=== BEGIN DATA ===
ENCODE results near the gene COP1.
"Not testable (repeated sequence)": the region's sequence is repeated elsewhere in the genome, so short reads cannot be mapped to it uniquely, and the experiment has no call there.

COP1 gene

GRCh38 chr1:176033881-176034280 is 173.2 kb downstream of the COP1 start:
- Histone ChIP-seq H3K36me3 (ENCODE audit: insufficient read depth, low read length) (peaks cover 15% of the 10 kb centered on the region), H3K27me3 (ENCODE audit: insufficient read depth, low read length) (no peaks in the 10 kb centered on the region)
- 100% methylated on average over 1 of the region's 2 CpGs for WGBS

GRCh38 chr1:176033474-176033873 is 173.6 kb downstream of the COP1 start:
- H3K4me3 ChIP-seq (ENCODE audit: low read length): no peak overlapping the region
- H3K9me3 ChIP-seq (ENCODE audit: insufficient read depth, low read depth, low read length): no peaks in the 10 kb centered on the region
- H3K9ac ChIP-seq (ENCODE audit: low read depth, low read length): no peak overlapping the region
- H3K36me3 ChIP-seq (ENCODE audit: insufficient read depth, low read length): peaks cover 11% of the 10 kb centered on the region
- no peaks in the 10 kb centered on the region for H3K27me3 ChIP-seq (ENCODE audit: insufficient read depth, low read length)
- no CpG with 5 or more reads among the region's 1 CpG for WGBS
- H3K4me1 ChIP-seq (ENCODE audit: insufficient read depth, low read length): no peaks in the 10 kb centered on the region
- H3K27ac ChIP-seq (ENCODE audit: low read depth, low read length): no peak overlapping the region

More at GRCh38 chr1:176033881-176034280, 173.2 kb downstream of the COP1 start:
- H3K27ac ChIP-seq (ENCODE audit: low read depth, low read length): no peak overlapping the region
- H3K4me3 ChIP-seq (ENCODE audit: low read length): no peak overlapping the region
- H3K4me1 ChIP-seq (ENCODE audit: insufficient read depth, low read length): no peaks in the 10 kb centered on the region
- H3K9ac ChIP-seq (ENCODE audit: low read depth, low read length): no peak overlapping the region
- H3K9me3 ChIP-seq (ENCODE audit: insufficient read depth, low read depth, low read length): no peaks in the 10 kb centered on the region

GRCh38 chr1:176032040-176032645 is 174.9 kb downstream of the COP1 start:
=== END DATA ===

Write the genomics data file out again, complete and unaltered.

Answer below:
ENCODE results near the gene COP1.
"Not testable (repeated sequence)": the region's sequence is repeated elsewhere in the genome, so short reads cannot be mapped to it uniquely, and the experiment has no call there.

COP1 gene

GRCh38 chr1:176033881-176034280 is 173.2 kb downstream of the COP1 start:
- Histone ChIP-seq H3K36me3 (ENCODE audit: insufficient read depth, low read length) (peaks cover 15% of the 10 kb centered on the region), H3K27me3 (ENCODE audit: insufficient read depth, low read length) (no peaks in the 10 kb centered on the region)
- 100% methylated on average over 1 of the region's 2 CpGs for WGBS

GRCh38 chr1:176033474-176033873 is 173.6 kb downstream of the COP1 start:
- H3K4me3 ChIP-seq (ENCODE audit: low read length): no peak overlapping the region
- H3K9me3 ChIP-seq (ENCODE audit: insufficient read depth, low read depth, low read length): no peaks in the 10 kb centered on the region
- H3K9ac ChIP-seq (ENCODE audit: low read depth, low read length): no peak overlapping the region
- H3K36me3 ChIP-seq (ENCODE audit: insufficient read depth, low read length): peaks cover 11% of the 10 kb centered on the region
- no peaks in the 10 kb centered on the region for H3K27me3 ChIP-seq (ENCODE audit: insufficient read depth, low read length)
- no CpG with 5 or more reads among the region's 1 CpG for WGBS
- H3K4me1 ChIP-seq (ENCODE audit: insufficient read depth, low read length): no peaks in the 10 kb centered on the region
- H3K27ac ChIP-seq (ENCODE audit: low read depth, low read length): no peak overlapping the region

More at GRCh38 chr1:176033881-176034280, 173.2 kb downstream of the COP1 start:
- H3K27ac ChIP-seq (ENCODE audit: low read depth, low read length): no peak overlapping the region
- H3K4me3 ChIP-seq (ENCODE audit: low read length): no peak overlapping the region
- H3K4me1 ChIP-seq (ENCODE audit: insufficient read depth, low read length): no peaks in the 10 kb centered on the region
- H3K9ac ChIP-seq (ENCODE audit: low read depth, low read length): no peak overlapping the region
- H3K9me3 ChIP-seq (ENCODE audit: insufficient read depth, low read depth, low read length): no peaks in the 10 kb centered on the region

GRCh38 chr1:176032040-176032645 is 174.9 kb downstream of the COP1 start: